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Reading Matters
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It is easy to forget in our own day of cheap paperbacks and mega-bookstores that, until very recently, books were luxury items. Those who could not afford to buy had to borrow, share, obtain secondhand, inherit, or listen to others reading. This book examines how people acquired and read books from the sixteenth century to the present, focusing on the personal relationships between readers and the volumes they owned. Margaret Willes considers a selection of private and public libraries across the period-most of which have survived-showing the diversity of book owners and borrowers, from country-house aristocrats to modest farmers, from Regency ladies of leisure to working men and women. Exploring the collections of avid readers such as Samuel Pepys, Thomas Jefferson, Sir John Soane, Thomas Bewick, and Denis and Edna Healey, Margaret Willes also investigates the means by which books were sold, lending fascinating insights into the ways booksellers and publishers marketed their wares. For those who are interested in books and reading, and especially those who treasure books, this book and its bounty of illustrations will inform, entertain, and inspire.
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About the Author

Margaret Willes, the former Publisher for the National Trust, has written and illustrated numerous books. She lives in London.

Reviews

"'How do books furnish rooms - and minds? How have they been produced, sold, acquired, and read since William Caxton? These questions, always intriguing, are illuminated in this colourful bibliophilic excursion.' Jonathan Rose 'a wide-ranging history of readers and reading... a book rich in anecdote.' Christina Hardyment, Oxford Today 'Every now and again, an enchanting and delightful book appears which mixes real scholarship with eminently readable prose. Margaret Willes's Reading Matters is one such work... Books about books can be tricky affairs but this one is captivating; it is at once both instructive and entertaining. Anyone who loves books and their history will love Reading Matters.' Peter H. Reid, Library and Information History"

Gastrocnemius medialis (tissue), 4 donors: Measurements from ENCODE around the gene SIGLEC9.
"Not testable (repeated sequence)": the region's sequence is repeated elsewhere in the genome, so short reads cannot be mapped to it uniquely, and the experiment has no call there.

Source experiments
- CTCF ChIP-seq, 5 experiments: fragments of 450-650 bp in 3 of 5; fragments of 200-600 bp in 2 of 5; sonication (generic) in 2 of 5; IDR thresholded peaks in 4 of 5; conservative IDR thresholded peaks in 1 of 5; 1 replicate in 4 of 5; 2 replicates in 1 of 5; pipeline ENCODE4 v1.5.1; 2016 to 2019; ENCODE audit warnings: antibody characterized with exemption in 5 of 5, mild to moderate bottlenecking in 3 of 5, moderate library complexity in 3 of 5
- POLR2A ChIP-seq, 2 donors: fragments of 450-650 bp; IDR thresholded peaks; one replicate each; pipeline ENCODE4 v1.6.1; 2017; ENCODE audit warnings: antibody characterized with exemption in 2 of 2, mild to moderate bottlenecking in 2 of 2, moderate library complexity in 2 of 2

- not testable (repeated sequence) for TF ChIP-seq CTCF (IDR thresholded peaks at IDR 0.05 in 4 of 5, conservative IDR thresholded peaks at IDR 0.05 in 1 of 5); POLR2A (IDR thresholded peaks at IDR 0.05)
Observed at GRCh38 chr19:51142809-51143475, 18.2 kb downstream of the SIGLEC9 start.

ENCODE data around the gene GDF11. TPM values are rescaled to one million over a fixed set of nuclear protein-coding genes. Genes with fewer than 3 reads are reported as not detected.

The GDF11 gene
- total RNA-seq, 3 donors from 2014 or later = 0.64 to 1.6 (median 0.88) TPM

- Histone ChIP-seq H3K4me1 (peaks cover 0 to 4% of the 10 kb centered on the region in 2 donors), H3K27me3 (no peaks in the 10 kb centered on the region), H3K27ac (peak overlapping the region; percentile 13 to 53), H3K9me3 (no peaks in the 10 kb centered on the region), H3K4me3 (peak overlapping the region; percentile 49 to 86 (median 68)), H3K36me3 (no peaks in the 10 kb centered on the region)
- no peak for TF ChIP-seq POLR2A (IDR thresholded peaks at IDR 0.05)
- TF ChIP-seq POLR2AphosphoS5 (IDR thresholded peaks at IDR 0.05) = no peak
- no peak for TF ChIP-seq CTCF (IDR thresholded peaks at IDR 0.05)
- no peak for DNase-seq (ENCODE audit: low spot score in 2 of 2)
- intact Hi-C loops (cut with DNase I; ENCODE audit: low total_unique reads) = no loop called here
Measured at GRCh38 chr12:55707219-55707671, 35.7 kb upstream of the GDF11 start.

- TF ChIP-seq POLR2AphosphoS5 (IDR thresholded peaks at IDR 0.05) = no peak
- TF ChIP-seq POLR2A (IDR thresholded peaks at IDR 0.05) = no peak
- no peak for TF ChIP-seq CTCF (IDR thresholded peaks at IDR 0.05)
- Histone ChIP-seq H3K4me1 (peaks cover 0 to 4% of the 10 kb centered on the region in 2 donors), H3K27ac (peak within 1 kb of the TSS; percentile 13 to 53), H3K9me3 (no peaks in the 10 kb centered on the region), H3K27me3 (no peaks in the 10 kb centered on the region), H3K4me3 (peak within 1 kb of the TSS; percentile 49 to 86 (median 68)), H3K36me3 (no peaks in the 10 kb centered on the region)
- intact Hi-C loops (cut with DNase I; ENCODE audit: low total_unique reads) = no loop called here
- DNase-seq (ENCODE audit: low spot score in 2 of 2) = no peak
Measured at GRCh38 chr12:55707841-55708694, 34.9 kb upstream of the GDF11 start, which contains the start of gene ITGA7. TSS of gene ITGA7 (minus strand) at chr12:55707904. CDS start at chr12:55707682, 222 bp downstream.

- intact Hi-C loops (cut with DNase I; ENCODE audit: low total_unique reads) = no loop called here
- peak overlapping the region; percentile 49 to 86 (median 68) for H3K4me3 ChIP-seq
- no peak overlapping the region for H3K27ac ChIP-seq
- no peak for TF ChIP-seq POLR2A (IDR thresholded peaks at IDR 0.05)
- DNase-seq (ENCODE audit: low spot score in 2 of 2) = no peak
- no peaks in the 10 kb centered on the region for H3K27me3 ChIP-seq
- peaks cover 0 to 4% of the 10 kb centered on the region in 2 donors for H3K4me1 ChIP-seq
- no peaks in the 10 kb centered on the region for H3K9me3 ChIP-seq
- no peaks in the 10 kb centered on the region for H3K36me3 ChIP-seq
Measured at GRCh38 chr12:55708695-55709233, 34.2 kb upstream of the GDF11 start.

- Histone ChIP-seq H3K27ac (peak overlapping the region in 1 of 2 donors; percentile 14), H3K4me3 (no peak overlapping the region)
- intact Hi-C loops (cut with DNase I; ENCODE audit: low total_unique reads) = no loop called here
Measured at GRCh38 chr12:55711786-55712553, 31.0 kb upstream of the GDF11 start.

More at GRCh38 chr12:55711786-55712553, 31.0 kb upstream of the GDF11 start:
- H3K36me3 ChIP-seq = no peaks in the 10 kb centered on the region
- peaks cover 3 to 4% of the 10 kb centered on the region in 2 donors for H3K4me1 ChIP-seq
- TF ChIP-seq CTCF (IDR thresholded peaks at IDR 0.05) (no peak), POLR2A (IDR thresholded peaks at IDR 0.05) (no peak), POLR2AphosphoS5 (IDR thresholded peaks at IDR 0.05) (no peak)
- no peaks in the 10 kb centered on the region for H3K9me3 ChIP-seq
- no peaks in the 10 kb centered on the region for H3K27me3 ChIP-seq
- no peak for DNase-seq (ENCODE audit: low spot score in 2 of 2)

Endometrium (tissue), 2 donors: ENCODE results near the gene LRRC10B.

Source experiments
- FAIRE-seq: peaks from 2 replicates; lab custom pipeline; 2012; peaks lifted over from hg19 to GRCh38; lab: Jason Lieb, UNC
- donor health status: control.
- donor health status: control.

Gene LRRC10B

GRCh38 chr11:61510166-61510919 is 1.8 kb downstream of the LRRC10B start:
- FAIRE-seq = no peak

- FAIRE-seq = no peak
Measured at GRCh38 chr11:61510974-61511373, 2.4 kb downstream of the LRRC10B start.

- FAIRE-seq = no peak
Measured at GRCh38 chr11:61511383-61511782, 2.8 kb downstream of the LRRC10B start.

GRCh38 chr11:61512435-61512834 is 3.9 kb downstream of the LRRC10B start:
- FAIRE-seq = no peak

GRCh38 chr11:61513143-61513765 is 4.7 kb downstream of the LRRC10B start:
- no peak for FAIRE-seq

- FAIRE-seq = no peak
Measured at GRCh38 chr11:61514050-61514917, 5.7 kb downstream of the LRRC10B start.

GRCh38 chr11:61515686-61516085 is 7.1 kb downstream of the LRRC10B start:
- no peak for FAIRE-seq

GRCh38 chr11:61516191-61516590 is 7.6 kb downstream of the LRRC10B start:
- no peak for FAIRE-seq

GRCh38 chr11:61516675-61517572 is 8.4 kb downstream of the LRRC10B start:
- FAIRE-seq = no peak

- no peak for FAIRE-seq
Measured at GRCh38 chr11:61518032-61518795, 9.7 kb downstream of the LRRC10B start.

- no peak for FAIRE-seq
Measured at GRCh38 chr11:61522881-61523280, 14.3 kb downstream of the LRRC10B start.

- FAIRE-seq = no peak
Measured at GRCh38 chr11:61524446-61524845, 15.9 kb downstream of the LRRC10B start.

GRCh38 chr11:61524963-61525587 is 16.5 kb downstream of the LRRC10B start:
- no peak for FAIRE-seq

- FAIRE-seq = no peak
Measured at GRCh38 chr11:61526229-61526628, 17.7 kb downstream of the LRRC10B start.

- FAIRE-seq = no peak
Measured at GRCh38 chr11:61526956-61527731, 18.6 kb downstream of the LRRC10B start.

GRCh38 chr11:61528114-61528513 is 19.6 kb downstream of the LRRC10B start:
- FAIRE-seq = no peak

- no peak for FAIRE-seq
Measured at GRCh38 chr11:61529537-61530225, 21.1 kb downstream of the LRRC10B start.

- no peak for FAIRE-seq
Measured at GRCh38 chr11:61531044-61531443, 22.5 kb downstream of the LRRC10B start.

Book collectors are an eccentric but persistent lot, as Willes shows in this history of the buying and selling of books. With an emphasis on Great Britain (one chapter is devoted to Thomas Jefferson), Willes, former publisher of the National Trust, tackles her subject with considerable learning and with a gusto atypical of a scholarly volume. Of especial interest are insights on Samuel Pepys's diary entries on books acquired; the first memoir of an English bookseller in 1705, The Life and Errors of John Dunton; the significance of the spread of coffee houses in Britain during the 18th century (not unlike the "Starbucks effect" on the Internet generation); the 16th-century origins of the Frankfurt Book Fair and the paperback and bookstore-chain revolutions of the 20th century. The role of women as collectors and disseminators, from Bess of Hardwick in the 16th century to Oprah Winfrey, is notable. There's a wealth of information here, though some chapters cohere more successfully than others, and a somewhat breathless final chapter surprisingly omits Amazon and e-books as they relate to collecting. 90 illus. (Nov.) Copyright 2008 Reed Business Information.

Relying on primary sources such as correspondence, invoices, and diaries to profile the book-buying practices of prominent individuals, Willes depicts the transformation of the book in England from luxury item to commodity. Nine detailed chapters introduce readers equally to reading tastes, family travails, and the developing publishing industry. Willes, former publisher for the National Trust, moves chronologically from Bess of Hardwick (b. 1527) to political and literary leaders Denis and Edna Healey (born 1917 and 1918, respectively), granting one American, Thomas Jefferson, a chapter among the dozen English individuals presented. Unlike other profile collections, such as Pre-Nineteenth-Century British Book Collectors and Bibliographers, Willes's book occasionally departs from highlighting individuals: Chapter 6 discusses distribution of fiction in the 1700s, and Chapter 8 describes the trend toward greater literacy in the late 1800s. Addressing readers familiar with English culture, Willes does not always explain references to historical events or aspects of English units of currency. Reproductions of artwork and chapter notes enhance this thoroughly researched, interdisciplinary work. Recommended for academic libraries.-Marianne Orme, Des Plaines P.L., IL Copyright 2009 Reed Business Information.

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